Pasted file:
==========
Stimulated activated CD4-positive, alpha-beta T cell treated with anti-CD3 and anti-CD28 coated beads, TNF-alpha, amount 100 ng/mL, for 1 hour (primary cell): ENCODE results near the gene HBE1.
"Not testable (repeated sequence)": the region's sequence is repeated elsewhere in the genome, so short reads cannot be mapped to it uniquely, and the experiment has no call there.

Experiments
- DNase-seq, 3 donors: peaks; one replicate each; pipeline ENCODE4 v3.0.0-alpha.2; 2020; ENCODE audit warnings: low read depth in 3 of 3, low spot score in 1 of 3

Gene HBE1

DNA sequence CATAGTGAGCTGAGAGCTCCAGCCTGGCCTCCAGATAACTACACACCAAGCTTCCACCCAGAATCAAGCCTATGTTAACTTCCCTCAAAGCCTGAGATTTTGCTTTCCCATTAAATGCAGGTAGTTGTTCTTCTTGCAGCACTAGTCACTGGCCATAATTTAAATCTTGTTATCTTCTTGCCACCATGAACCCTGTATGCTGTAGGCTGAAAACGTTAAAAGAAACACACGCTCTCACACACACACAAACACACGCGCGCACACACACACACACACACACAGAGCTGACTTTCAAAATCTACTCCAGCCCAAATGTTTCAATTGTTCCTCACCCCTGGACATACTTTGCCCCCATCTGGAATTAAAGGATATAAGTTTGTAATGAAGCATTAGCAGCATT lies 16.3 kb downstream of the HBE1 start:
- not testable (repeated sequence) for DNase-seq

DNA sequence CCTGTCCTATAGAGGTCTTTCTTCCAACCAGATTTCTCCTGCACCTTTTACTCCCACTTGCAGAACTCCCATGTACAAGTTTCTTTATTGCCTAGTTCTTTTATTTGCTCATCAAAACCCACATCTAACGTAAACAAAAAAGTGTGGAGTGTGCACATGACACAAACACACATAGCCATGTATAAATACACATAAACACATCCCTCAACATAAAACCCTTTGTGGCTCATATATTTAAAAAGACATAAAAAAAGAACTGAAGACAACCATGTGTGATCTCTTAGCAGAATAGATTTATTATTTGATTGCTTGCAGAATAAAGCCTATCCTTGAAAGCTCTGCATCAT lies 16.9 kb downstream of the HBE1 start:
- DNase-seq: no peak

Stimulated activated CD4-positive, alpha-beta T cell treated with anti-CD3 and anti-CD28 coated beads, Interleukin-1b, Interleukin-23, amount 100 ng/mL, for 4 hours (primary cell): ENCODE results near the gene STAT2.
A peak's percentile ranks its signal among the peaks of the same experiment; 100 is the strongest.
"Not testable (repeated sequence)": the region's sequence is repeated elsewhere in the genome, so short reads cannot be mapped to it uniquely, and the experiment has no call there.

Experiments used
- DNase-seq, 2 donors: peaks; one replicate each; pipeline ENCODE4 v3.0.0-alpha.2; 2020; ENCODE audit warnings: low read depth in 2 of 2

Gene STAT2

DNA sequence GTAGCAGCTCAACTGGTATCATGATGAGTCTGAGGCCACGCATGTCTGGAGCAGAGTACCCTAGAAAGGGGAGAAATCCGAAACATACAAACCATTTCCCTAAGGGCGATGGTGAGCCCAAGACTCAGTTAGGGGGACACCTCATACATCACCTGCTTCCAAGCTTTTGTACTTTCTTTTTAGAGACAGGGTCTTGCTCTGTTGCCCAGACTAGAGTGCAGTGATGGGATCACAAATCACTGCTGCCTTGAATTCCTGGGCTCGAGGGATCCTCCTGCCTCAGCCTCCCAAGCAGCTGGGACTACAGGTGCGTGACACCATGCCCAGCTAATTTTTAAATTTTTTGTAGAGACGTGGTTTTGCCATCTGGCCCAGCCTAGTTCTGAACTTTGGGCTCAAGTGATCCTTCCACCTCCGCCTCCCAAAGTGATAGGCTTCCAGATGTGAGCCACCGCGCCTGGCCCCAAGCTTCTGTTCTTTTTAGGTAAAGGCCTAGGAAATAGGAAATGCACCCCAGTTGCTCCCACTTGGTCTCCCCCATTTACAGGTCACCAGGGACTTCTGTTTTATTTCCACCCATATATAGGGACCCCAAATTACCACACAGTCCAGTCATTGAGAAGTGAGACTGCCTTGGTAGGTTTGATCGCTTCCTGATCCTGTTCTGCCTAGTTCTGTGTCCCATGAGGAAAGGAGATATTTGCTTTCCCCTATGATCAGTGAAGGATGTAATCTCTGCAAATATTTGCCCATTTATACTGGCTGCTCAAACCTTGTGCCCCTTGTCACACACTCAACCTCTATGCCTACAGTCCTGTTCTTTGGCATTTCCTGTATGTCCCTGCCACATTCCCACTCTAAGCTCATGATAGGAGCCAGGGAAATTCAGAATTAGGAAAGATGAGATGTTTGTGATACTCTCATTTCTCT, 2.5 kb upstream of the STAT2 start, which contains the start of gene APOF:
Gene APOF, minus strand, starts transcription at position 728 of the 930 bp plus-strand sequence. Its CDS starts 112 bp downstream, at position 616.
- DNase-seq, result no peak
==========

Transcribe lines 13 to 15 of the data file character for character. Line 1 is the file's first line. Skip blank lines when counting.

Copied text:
Experiments used
- DNase-seq, 2 donors: peaks; one replicate each; pipeline ENCODE4 v3.0.0-alpha.2; 2020; ENCODE audit warnings: low read depth in 2 of 2

Gene STAT2